Friday, 20th September 2019

Most enterprises don't trust their data

Less than one third (31%) of data specialists, including data analysts, data scientists and data quality managers, are fully confident in their ability to deliver trusted data at speed throughout their organization, reveals a new global survey from Talend.

In the Talend commissioned survey conducted by Opinion Matters, 763 data professionals (executives and operational data workers) around the globe were queried to understand confidence levels in their organizations' ability to deal with two significant simultaneous challenges: 1) Capturing, processing, and democratizing data at speed; and 2) ensuring the reliability and integrity of the information in the data streams shared by the organization.
Trust Perception Gap between Management and Operations
According to the survey, there is a significant gap in perceptions between senior IT management and mid-ranking data professionals (operational data workers), with the former substantially more confident in their organizations' abilities.
"The different levels of confidence displayed by people at a management level and operational data workers are not surprising, but it is definitely worrying," said Ciaran Dynes, Senior VP of Products at Talend. "What we see today is that organizations are struggling to deliver trusted data when they need to deliver it and they are also struggling to gain credibility internally, in the market and with customers. Organizations need to build a bridge between IT and data workers - responsible for delivering at speed - and the people in charge of building and safeguarding trust, something which is often led at an executive level. Although generating trust may come from the top, the ability to deliver trusted data at speed requires the commitment of every data specialist within an organization as well as cultural alignment. This usually relies on the work of data champions, who have the skills to lead cultural change in data handling and processes as well."
Major findings from the survey, highlighting three significant gaps - trust, speed and execution - include:
Excellence of speed and integrity control: The Leaders and the others
Digital transformation is often about speed: accelerating time to market, driving business insights or actions in real time, or delivering personalized customer experiences. When organizations succeed in combining speed with integrity, they can deliver intelligent and trusted data in everything they do. However, despite the importance of ensuring speed and trust in data, a mere 11% of respondents consider that their businesses have reached excellence in both speed and integrity.
A significant difference between between management and operational workers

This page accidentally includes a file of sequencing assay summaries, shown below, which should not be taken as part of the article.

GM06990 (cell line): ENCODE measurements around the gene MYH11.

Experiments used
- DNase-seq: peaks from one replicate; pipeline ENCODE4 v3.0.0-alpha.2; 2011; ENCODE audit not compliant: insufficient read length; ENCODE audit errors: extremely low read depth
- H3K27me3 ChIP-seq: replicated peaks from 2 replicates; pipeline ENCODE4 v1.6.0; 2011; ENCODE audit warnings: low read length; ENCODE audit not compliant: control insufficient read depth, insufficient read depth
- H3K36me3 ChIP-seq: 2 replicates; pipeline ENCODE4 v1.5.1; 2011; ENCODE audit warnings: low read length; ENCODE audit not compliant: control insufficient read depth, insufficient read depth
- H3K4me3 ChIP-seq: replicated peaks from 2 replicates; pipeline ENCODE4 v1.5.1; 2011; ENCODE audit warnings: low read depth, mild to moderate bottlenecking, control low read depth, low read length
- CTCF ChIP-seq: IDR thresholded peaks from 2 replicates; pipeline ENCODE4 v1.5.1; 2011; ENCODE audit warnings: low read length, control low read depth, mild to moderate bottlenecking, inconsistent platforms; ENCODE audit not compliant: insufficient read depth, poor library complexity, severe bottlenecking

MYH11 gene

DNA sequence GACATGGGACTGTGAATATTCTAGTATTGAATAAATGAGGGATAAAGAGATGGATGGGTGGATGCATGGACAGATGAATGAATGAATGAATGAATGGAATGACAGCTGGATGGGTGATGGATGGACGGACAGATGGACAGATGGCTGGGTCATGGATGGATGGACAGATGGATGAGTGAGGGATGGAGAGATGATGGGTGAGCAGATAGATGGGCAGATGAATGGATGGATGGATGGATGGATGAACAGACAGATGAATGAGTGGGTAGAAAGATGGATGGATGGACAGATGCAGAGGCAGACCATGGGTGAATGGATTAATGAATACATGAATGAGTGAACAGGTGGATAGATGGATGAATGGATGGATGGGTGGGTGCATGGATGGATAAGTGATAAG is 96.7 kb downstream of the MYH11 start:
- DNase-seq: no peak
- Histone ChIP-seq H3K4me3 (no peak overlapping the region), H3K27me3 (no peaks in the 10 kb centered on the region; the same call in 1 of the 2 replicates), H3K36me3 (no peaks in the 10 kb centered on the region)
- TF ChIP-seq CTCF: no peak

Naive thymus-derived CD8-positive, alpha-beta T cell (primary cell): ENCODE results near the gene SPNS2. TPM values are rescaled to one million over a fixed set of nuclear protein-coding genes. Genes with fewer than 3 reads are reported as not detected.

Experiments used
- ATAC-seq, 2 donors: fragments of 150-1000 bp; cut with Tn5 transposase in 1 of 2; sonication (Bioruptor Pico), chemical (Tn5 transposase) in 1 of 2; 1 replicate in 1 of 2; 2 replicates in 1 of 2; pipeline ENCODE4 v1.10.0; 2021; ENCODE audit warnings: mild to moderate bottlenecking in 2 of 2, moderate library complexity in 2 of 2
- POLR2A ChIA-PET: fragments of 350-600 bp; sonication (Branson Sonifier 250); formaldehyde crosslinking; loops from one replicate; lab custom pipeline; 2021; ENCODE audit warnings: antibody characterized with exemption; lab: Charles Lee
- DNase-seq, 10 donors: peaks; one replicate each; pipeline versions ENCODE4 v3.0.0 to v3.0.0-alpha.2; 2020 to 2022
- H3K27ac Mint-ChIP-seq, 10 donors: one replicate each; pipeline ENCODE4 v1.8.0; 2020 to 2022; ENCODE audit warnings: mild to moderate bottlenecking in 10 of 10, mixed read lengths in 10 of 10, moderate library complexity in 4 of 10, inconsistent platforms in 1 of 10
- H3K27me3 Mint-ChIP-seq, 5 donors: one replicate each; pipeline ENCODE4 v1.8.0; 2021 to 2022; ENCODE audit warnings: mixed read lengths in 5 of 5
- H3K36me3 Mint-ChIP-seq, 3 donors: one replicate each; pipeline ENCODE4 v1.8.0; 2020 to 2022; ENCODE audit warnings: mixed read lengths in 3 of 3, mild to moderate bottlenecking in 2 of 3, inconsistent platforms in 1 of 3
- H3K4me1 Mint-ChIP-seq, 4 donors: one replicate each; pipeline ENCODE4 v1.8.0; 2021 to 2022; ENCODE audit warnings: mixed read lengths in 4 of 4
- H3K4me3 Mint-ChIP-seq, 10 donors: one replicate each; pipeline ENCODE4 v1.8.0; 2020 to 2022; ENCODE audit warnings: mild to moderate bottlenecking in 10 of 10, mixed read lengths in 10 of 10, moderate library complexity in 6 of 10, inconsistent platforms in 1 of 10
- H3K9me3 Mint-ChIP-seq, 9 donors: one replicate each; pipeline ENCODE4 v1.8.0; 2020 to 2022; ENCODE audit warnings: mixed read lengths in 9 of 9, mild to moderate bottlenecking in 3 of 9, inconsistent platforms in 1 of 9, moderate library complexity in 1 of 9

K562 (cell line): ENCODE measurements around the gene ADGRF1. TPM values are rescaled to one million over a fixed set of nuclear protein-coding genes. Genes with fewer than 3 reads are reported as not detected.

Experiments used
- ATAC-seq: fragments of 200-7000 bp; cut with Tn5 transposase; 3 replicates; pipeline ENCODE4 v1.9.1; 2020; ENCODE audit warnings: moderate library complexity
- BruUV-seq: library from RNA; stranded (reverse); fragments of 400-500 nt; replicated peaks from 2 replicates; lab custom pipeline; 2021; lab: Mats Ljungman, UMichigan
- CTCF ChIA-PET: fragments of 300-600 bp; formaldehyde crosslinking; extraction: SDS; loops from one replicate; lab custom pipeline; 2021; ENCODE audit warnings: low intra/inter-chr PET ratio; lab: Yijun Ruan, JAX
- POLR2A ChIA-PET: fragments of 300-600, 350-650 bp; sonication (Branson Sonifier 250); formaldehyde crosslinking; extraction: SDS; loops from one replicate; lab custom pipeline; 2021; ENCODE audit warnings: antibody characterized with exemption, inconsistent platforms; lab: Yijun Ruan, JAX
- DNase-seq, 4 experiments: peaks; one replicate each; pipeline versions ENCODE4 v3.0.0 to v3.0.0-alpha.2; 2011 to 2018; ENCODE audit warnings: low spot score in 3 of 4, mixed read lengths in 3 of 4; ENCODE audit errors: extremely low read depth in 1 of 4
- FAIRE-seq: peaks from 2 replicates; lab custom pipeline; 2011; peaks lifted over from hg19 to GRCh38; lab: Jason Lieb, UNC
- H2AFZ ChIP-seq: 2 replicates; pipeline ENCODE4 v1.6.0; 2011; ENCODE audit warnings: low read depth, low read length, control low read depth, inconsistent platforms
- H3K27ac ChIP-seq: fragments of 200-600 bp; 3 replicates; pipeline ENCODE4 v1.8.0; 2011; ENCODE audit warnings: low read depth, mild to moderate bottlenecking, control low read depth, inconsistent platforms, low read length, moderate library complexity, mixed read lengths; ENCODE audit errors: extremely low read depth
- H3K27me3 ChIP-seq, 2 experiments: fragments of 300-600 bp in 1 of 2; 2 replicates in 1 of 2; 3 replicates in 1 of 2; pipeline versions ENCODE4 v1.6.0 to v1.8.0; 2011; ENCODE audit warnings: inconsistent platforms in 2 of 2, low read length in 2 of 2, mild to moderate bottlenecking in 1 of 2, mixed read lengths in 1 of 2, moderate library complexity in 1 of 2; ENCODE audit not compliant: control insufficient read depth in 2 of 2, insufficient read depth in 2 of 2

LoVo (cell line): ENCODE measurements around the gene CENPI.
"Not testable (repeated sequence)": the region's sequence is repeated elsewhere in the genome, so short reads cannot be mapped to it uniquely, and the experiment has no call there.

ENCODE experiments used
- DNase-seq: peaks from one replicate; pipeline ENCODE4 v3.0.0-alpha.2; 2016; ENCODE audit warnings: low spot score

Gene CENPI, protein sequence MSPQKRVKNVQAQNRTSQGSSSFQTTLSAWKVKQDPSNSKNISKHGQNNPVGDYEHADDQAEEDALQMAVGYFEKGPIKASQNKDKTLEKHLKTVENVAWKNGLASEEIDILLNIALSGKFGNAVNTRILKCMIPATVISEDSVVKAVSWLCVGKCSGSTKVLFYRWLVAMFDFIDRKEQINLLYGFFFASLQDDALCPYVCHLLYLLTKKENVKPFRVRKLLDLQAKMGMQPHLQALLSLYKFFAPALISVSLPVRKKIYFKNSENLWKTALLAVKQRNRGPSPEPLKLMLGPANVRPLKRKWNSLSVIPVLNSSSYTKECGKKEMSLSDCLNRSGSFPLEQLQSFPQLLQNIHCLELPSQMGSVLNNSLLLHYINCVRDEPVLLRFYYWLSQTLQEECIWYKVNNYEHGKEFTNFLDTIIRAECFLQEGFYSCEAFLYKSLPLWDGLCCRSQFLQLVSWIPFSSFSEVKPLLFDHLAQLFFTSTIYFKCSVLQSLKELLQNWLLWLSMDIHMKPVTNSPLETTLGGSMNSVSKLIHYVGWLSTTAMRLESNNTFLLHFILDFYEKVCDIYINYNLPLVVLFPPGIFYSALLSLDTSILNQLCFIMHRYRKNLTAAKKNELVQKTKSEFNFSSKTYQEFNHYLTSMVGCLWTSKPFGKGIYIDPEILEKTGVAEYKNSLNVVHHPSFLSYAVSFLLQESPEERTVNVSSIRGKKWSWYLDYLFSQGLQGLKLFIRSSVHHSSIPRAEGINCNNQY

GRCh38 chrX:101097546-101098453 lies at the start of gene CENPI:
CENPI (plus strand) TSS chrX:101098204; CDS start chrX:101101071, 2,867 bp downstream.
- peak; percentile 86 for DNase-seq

Overall, people close to data (data workers) are less confident in their organizations' abilities to trust in their own data, with only 31% showing high levels of confidence. By contrast, 46% of respondents at a management level are confident in the ability of their organizations to deliver trusted data at speed.
For regulatory compliance, one of the key criteria to evaluate trust, 52% of respondents at a management level claim to be very optimistic when it comes to having achieved compliance with data regulations, while the rate falls to 39% among the operational data workers - who may be in charge of making the practical changes to deliver compliance.
Data quality confidence remains low
The survey shows that only 38% of respondents believe their organizations excel in controlling data quality. Less than one in three (29%) operational data workers are confident their companies’ data is always accurate and up-to-date.
360-degree real-time data integration is still a challenge
Having access to real-time or at least timely data accelerates changes and helps organizations to make faster, more reliable strategic business decisions, which lead to better outcomes.

According to the survey, only 34% of operational data workers believe in their organizations' capability to succeed in a 360-degree real-time data integration process whereas respondents at a management level again feel more confident (46%) in this regard.
"We’ve entered the era of the information economy, where data has become the most critical asset for every single organization," continues Dynes. "Data-driven strategies are imperative for success in any industry. To support business objectives such as revenue growth, profitability, and customer satisfaction, organizations require trusted data which can be delivered when it is needed and relied upon to drive critical business insights. Trust in data has to be paramount because without trusted data there can be no confidence in business decisions, and at that point stakeholder and customer trust will quickly evaporate too."

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